The other structure that I admire is the open-source culture. Projects like Django have not only lasted but thrived without having any "leaders." They attract people who love the craft and have a common pain. This is the kind of culture I would like to have!
We had some trivial engineering challenges over last 2 weeks.

Reducing diff speed from 30+ seconds to 300ms
We have a wiki feature at Screener. It allows anyone to modify and add key-insights for companies. In the backend, we use Google's diff-match-patch library. It generates diffs between multiple versions and merges them.

The Python version of the library had a long processing time for some edits. The moderation page was taking over 30 seconds to load.

We found a faster version of the library which is a wrapper around the C++ version. It had a few issue around installation. We fixed those issues and used this library.

While I did expect the loading times to improve, I didn't expect the C++ version to be 100x faster. The page loads in less than 500ms now. Yay!

Forgot Password not working for social logins - Django
We recently discovered that users using social logins (login with Google) were not receiving emails for password reset. The issue was this code:
user = UserAccount.objects.create_user(
Setting password as None disables password based logins. However, I didn't expect it to not send any email on clicking forgot password. Reading through Django's source code highlighted this issue. We fixed it with:
password = UserAccount.objects.make_random_password()
user = UserAccount.objects.create_user(

Improved rendering on mobile
We also refactored a lot of base templates on Screener. The text stuck to mobile walls sometimes due to the missing padding. We simplified the templates and fixed the rendering.

Tools and Books

I use MailBrew to generate personalised email digests. It sends me an email every morning of the Tweets of my favourite people. It also includes updates from HackerNews, Lobster, Pinboard network and any RSS feed I provide.

- Feed43 comes helpful when the websites don't have an RSS feed. I use it to generate feeds for MySQL release notes and new feature phones by Nokia. The free version works pretty well for my use case.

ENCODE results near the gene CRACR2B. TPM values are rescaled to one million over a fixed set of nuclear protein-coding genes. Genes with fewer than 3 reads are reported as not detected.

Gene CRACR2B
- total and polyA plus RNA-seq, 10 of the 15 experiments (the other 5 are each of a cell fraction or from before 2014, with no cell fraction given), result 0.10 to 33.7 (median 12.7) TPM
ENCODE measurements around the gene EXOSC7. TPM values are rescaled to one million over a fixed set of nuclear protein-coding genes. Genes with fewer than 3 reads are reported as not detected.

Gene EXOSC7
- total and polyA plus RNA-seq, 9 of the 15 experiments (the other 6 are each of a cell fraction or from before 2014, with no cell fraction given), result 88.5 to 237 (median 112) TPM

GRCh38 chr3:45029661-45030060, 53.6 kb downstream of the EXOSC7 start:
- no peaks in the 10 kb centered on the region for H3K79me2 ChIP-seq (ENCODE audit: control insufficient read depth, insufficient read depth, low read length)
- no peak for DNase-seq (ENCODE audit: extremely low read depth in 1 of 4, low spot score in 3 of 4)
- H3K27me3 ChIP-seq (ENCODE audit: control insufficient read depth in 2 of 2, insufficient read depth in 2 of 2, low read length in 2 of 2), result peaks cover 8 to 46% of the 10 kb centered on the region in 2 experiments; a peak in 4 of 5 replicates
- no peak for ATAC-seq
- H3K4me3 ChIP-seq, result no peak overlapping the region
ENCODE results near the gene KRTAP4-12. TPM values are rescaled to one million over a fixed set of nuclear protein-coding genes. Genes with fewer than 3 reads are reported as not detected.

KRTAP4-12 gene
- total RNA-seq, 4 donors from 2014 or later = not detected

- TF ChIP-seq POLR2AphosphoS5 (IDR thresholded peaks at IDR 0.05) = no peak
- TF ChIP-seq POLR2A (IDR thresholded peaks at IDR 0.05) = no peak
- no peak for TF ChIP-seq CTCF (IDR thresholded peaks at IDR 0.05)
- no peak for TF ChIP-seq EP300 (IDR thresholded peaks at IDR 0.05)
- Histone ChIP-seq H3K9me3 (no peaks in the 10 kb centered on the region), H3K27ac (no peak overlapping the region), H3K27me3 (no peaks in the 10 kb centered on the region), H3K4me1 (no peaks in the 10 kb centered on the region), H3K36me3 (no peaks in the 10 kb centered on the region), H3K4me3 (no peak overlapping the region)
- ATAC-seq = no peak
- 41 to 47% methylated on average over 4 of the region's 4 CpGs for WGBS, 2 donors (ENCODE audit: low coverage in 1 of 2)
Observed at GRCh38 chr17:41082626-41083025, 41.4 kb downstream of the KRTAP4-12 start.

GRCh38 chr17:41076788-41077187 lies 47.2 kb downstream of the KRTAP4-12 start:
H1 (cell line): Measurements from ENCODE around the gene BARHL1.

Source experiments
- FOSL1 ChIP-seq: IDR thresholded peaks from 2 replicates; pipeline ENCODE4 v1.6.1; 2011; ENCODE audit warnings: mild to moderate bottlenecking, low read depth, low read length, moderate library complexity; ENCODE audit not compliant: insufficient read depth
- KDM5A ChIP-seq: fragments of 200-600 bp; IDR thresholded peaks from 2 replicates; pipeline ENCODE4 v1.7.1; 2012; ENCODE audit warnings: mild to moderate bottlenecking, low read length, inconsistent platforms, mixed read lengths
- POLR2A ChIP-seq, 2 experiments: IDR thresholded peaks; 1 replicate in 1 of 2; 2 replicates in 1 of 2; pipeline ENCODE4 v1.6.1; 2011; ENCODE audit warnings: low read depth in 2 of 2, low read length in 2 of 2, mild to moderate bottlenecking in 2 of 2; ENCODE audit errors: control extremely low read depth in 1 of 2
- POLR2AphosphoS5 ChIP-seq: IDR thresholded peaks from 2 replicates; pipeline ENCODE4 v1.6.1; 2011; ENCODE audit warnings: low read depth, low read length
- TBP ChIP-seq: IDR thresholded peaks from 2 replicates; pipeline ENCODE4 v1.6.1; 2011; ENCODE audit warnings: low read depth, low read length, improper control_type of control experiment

- The Mythical Man-month is a book recommended by all the senior programmers, but hardly anyone reads it. I expected it to be dry, outdated and hard. Surprisingly, it is one of the most easy and useful books.

Each chapter starts with a photograph and a quote. Both of them picked very carefully. And they set the theme for the chapter. They also serve as the summary.

The book acknowledges the hard-problem of maintaining the code quality. And it provides some solutions. Solutions that are easy to adapt for a small team like us.

I posted a short summary about it in this blog post.

Thanks for reading. See you again soon :). Will hopefully add a comments feature on the blog in coming days.
This was a busy week loaded with code-reviews, designs, meetings and coffees.

Investor Presentations on Screener

We added a section for investor presentations. It was built on the similar lines as concall transcripts.

The backend was developed by Mukesh and me. The frontend was trickier due to the paucity of space.
Design versions for investor presentation feature

Fun with Aeropress

While I have been pretty happy with the cappuccinos brewed on Bialetti Mukka, I wanted to give black coffee a try. Got an Aeropress this week.

Nothing much else this week.

Paul Graham suggests avoiding matters of money and disputes from taking up our mental bandwidth.  This week had a bit of both.

B2B customers at Screener

We haven't served B2B customers on Screener because of two primary issues.
1. Data rights
2. Complexity

The raw data for personal use is costly. Data for commercial or website use is 20x costlier. And it still comes with certain restrictions. We wanted to have a clarity on these restrictions before we can serve B2B customers.